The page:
1. There's a lot to be said for bonding with your new team mates over a good lunch and a glass of wine. Well, a half glass. I seem to have become a cheap date. 
  2. There's a rather significant measure of satisfaction to be had from standing your ground in a verbal war with a very very big company... and winning. 
  3. Things are never as simple as they seem. I am learning a lot about the science behind fires. Not because we've had one, but because some of our products are sold on the basis that they limit the spreading of fires. 
  4. On the days that the freeway is uneventful, it's great. Last Thursday, it was vile. Completely, totally vile. I took an unplanned for, unasked for and unenjoyable trip through Buccleugh and various other suburbs, in a futile attempt to ratrun around the shmangle on the freeway. 
  5. I miss Dorothy and her regular supply of beverages. 
  6. It's really great having people around to chat to. 
  7. Not having to account for every hour actually means that I get more work done. Strange, I know - but the whole timesheet vibe just freaked me out totally. 
  8. The corporate vibe seems to be more about finding reasons why things can't be done, than why they can be. Especially if you work in the IT department, and you're STILL holding onto the excuse that bandwidth is the problem. No. It is the solution... 
  9. Working for a company that's big enough to create a vibe about an event like the World Cup is great. Working for a very small company in an area that doesn't allow signage on the road means that you don't get to commission any public displays of affection for your flag (we're doing a 30m one along the N1...) 
  10. When applying for and accepting a new job offer, don't let the lazy HR person fob you off with vagueness in any form. I have learned this the hard way (the same hard way that we bought our house, but that's a blogpost for another day), and will never fall for this one again. 

So, each day I hop onto the freeway, and look forward to the stuff I'm going to be doing that day. Because although I am angry about the way I've been treated on entering the company, I can see that there's great opportunity here for me to achieve some great stuff. Although I'm not even going to TRY and tackle the revolting IT department (their lords and masters are in Paris) about the ridiculousness of us using Office 2003...

Thursday, 13 May 2010

No more Mr Nice Guy

 I’m always the one who smiles sweetly, asks for things politely, and understands when people can’t make it for a meeting. I’m always the gentle one who smoothes things over, calms things down, and that blindly accepts that there are greater forces out there.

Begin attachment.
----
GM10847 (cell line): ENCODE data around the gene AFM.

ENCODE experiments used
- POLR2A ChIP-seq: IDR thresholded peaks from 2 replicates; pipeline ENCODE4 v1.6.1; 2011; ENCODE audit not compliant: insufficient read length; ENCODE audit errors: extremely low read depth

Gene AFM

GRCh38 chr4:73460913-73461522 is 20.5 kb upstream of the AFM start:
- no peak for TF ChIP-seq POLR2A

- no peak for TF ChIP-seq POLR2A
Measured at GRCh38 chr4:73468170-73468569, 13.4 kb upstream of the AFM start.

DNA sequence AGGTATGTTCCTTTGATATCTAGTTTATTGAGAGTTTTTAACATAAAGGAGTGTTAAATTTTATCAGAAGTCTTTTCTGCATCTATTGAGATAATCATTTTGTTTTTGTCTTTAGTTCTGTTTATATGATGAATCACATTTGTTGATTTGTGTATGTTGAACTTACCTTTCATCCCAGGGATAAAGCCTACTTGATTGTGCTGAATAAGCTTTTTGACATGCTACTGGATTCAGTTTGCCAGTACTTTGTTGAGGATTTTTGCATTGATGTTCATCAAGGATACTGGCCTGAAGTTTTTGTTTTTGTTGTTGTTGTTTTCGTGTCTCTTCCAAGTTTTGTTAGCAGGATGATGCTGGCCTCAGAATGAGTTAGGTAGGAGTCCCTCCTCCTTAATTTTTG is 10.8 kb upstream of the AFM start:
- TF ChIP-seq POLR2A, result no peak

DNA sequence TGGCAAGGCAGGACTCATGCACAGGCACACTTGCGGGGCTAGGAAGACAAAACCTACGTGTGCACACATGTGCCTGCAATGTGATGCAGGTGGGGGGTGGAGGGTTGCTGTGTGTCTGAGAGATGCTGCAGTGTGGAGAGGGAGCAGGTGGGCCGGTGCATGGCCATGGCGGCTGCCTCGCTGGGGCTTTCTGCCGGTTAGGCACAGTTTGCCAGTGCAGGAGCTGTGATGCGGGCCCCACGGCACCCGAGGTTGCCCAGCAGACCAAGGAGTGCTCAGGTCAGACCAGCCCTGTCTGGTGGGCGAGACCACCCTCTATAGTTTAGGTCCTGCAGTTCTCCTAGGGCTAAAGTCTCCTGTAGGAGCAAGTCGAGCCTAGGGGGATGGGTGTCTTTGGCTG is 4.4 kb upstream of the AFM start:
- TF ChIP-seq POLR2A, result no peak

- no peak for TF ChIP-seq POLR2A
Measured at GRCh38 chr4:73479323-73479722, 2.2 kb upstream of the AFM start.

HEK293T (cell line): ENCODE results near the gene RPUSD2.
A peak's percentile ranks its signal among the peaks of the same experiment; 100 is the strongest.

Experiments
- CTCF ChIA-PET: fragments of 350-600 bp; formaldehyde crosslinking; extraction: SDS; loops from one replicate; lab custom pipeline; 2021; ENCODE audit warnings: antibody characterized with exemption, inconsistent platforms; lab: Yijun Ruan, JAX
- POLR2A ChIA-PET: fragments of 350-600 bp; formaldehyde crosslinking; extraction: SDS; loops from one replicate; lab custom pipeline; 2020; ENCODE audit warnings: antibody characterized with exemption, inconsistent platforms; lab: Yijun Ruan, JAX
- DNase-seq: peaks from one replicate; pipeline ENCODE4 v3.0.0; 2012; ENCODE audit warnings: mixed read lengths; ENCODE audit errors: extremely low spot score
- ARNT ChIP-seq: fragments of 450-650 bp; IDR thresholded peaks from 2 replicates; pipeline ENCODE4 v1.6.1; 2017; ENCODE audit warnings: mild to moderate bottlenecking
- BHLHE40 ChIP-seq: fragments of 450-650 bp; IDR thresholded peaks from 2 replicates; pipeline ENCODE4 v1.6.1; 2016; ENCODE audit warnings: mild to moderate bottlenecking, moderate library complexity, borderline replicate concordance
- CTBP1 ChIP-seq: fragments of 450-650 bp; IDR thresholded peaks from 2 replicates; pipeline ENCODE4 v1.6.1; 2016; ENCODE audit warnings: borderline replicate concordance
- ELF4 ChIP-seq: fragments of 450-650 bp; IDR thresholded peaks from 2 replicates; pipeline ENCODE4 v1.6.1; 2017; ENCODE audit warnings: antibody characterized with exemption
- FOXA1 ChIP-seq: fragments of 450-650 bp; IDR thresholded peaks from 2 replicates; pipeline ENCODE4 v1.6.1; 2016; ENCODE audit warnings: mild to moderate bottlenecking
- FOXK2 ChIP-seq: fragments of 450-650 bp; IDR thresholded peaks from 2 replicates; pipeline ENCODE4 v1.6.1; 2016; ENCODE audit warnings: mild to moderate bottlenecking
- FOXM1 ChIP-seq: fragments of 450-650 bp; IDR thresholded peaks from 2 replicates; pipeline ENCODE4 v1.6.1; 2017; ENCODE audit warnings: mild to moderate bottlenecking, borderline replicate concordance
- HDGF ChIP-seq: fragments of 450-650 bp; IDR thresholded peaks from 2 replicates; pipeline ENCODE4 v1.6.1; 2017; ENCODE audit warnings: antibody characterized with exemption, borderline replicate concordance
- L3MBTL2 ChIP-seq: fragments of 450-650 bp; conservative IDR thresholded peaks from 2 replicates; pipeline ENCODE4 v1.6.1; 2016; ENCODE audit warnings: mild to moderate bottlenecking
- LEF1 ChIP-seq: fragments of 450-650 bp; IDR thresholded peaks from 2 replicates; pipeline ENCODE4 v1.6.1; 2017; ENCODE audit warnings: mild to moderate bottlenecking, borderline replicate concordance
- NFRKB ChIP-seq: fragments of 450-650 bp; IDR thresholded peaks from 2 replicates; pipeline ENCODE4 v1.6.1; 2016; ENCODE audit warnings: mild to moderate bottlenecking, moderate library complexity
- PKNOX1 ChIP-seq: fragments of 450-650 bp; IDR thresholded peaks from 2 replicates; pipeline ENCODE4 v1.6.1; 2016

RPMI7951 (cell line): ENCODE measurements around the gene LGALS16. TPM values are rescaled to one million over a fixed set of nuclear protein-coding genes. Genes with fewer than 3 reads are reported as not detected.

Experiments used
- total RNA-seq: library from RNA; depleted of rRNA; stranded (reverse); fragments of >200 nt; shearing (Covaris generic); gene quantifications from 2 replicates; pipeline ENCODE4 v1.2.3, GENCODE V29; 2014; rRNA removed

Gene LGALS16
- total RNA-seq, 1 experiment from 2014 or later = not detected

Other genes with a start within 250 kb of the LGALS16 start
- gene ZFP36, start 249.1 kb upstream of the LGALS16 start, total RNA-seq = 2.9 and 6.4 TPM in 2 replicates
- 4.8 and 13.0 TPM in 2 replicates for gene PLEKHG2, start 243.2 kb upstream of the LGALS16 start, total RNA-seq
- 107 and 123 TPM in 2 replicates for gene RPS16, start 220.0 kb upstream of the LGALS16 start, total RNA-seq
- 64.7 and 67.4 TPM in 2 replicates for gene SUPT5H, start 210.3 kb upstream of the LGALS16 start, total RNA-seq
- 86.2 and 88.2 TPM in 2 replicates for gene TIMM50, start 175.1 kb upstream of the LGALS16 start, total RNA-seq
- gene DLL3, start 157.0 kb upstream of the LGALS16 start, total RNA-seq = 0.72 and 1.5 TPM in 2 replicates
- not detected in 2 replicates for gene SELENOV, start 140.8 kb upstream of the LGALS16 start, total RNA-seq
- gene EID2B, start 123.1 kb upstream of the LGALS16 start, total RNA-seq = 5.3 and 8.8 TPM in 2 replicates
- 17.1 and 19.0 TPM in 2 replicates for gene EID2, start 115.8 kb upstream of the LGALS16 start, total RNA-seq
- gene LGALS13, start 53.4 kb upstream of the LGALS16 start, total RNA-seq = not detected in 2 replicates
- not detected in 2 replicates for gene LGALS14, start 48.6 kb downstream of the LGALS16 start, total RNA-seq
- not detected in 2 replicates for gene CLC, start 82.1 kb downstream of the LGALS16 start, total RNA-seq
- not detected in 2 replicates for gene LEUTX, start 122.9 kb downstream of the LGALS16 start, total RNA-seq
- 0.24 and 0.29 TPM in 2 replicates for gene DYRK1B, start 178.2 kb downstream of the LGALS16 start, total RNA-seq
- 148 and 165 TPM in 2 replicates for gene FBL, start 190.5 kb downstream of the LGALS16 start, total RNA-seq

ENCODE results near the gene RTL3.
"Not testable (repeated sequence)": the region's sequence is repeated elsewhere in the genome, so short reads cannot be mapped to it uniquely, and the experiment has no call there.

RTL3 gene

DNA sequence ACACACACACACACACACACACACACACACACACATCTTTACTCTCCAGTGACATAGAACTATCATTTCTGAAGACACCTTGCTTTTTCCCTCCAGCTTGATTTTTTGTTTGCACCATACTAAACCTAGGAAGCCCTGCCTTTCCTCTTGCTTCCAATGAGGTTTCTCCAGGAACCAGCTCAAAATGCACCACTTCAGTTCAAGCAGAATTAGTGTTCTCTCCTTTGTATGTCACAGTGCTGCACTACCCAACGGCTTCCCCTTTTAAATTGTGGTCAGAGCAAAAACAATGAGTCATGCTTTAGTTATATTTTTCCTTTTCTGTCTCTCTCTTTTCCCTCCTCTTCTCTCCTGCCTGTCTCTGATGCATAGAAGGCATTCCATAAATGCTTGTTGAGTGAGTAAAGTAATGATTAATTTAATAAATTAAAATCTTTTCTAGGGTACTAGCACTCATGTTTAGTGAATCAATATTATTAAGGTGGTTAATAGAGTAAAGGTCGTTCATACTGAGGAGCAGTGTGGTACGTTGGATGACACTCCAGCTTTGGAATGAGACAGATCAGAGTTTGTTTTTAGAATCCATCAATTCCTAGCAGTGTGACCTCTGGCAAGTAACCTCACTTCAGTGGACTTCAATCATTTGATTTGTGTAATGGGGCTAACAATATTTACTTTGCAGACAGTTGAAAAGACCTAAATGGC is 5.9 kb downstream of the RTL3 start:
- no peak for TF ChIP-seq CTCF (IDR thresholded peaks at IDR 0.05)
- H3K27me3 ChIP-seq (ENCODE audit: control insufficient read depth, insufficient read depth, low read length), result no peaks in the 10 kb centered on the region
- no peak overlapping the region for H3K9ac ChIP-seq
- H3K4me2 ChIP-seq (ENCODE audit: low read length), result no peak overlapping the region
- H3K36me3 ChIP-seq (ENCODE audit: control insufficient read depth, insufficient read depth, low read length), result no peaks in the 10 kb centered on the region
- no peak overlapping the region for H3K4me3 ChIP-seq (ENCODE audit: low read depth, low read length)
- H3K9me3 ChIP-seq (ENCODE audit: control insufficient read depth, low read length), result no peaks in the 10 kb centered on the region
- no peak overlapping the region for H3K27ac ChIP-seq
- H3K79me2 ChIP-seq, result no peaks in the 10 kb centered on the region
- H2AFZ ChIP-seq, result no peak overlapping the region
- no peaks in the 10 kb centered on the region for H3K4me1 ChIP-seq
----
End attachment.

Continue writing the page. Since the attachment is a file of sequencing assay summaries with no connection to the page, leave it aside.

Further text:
I don’t like swearing online, in case my mother reads this, but I’m going to say it: Fuck that for a game of soldiers. I am done with being a doormat.

If you arrange to meet with me, it is rude for you not to pitch. It is disrespectful of me, my time and the help I want to give you for you just not show your face at the time and place that we agree on, together. It is unacceptable for you not to send me a message of some sort that you will not be able to attend our meeting, if indeed you have been held up by a logistical nightmare.

By disrespecting my time, you are preventing me from doing my job. I don’t care who you are – we are both human beings, who should respect one another, and the time that we would like committed to our common cause.

It’s not for nothing that I have been given the Wooden Spoon award, even if it was in jest. I am happy, and committed now, to earning it in earnest.

Enough already. My years of practice at the DBS (see here) are now going to be put into good use. And yes, I’m not going to just blog about this. I am going to speak to the people (note, not person) who have shown this disrespect for me.

Tuesday, 11 May 2010

Corporate life so far

I left a small company to join an international corporate, and started here on 3 May. I left the Garden because I wanted/needed to earn more money, and the opportunity to do so in an international company that seems to be doing really well was appealing. 

So far, I must be honest, the experience has not been great – apart from the four half-days I worked last week. But that’s a bit of a mixed blessing, I guess.

Day 1 was induction, which was in Germiston, and lasted half a day. I wasn’t convinced – for a company that makes such a big noise about safety, the safety induction was laughable. The people that were there to answer questions couldn’t answer any of mine, but at least they could refer me to people that they thought could. Turns out, when I called them – they couldn’t.

Day 2 I reported to my site, to meet with my direct report, who informed me that she would be leaving at 12 to go on study leave for a week. She gave me a few bits and pieces to do, and set up a few meetings, but pretty much told me to do what I thought was best for the rest of the week. I thought it best to leave at 13h00 to go and jump through some more admin hoops set up by the Germiston crowd.

Day 3 was a bit of faffing here and there, reading up some stuff, and chasing my computer – the only device with which I can do anything in this company. No, you cannot connect your Macbook to our network they say, it’s not safe. WTF? Yes, we do understand that you can’t do your job, and if you try to, it will cost you your own money, but tuffies. Maybe you’ll be able to have a computer by next Wednesday, but you won’t be allowed to use it until we’ve trained you. No, we won’t set up training until you’ve got the computer, and then we’ll see…

Days 4 and 5 were a bit more interesting – spending time with the Technical team as they brainstormed Stuff. Full day on Thursday, and half day on Friday. Refer to lack of connectivity to anything, and I left at lunchtime to go home and replant my veggie garden.